Urban planning not only did not stop this trend. The main document directing urban development, Zagreb's City Master Plan adopted in 2003 facilitated this trend, which aggravated the problem. Large shopping areas on the city's outskirts operating throughout the day, also increased use of personal vehicles due to a lack of alternative means of transportation.

The existing railway system that inhibits merging of areas north and south of the track was the dominant problem in the field of urban development as early as the beginning of the 20th Century. Problems concerning mobility within the city have also increased because of a:

  • remarkable growth in the number of vehicles in the last 15 years; and
  • a lack of adequate public transportation.

Traffic studies that were conducted by 1999 emphasized the need for systematic construction of the street network and improvement of the city's public transportation (tram, bus, and railways as part of the public transportation in both the city and in the region). These studies recommended a new system of light rail for the main routes where demand for mobility and for improved quality were greatest.


The city tries to cope with these problems in systematic collaboration with the scientific community, notably with Zagreb University. Studies which will determine details of these projects and their respective relations, are either being conducted, or are already completed.

The first project, whose purpose is to really put Zagreb into the centre of its region and connect the area north of Medvednica with the city itself, is construction of the 5,5 km long tunnel through Medvednica. This study has already been completed.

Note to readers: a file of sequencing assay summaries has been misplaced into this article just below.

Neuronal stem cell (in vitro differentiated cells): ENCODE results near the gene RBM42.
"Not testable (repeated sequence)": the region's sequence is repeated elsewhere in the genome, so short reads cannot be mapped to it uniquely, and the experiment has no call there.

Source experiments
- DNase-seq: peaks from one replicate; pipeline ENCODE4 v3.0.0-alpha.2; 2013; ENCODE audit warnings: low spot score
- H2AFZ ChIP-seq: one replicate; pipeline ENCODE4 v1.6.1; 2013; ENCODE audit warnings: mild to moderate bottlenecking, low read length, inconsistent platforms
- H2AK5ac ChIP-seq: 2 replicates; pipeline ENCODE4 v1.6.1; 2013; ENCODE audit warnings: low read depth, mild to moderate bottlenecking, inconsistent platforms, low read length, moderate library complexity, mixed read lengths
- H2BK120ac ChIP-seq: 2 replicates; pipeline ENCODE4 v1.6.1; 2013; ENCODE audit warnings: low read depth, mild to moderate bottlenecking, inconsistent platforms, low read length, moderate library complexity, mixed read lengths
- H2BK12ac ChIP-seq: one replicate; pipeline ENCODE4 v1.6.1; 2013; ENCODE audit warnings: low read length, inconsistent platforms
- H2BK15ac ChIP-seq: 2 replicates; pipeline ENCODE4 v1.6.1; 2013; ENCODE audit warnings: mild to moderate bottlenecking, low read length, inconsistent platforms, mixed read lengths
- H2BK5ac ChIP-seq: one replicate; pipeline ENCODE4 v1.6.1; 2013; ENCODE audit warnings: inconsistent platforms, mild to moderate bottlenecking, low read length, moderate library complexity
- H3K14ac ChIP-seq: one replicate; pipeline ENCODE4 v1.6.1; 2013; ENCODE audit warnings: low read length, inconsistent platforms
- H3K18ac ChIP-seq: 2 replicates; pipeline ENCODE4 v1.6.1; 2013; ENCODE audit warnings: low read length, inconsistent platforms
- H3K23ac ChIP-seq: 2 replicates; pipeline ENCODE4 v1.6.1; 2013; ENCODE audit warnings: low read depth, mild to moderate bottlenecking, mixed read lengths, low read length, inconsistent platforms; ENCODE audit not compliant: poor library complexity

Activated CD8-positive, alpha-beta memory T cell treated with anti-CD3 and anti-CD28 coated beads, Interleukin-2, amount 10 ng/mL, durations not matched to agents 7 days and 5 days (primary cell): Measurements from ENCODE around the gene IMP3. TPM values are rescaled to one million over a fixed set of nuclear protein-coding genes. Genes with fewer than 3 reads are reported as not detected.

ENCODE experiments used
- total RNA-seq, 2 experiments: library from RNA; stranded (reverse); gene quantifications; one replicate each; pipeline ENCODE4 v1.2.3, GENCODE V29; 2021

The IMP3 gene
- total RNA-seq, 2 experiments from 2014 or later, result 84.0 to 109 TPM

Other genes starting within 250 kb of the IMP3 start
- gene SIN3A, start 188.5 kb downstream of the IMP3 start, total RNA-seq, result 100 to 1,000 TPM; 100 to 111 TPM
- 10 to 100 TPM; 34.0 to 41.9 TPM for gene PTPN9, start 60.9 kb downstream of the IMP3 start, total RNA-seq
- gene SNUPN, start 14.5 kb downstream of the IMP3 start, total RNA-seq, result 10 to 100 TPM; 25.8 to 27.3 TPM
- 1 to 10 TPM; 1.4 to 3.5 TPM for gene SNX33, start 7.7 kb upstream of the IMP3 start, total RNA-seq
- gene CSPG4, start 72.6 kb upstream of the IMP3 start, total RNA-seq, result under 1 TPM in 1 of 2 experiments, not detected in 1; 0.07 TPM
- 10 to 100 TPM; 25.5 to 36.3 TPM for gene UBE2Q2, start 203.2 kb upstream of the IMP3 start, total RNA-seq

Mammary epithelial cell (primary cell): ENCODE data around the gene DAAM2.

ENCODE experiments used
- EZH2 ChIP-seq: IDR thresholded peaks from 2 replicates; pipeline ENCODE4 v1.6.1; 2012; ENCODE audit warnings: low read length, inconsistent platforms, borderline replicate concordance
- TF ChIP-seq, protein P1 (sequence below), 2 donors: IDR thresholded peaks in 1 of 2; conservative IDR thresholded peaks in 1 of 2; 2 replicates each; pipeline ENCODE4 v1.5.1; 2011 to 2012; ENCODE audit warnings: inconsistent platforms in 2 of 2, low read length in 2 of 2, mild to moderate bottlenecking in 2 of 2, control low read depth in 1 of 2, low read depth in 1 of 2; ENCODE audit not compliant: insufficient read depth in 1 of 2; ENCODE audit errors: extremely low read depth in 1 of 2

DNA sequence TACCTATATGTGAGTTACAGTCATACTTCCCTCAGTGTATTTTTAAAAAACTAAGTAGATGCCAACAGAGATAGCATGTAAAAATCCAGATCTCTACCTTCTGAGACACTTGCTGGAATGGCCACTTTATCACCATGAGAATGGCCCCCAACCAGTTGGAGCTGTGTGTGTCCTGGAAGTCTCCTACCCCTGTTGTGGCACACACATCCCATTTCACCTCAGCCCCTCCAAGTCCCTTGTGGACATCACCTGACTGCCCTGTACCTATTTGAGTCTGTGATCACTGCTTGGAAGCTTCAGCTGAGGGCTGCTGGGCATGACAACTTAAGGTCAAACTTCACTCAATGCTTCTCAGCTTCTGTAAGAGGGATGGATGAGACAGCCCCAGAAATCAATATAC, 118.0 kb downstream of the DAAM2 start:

The second project is directly linked to the first one and investigates completion of the northern side of the City Road Ring, which will connect existing major traffic routes with the tunnel through Medvednica on its north, and with existing and new bridges across the river on its southern side.

The third project is a study for a Light Rail System as part of the public transportation system (within the City and linking the city with its surroundings), connected with existing railway system, as well as with new lines which will in part (within the historic centre) be underground.

The fourth project concerns elevating railway tracks leading through the city centre by some 5 - 7 m, which will permit integration on ground level of areas north and south of tracks within the city centre, and construction of approximately 900.000 sq metres of new commercial surface and parking / garage area.
The fifth project concerns an extensive reconstruction and modernization of Zagreb Airport. Along the existing runway construction of a new passenger terminal on NE, with appropriate infrastructure - hotel, parking garage and business complex are being planned. The airport will be connected with the city through a new highway, as well as with a rail connection.


Since the city will not be able to finance all the necessary infrastructure from its budget alone, it is actively seeking external partners or investors.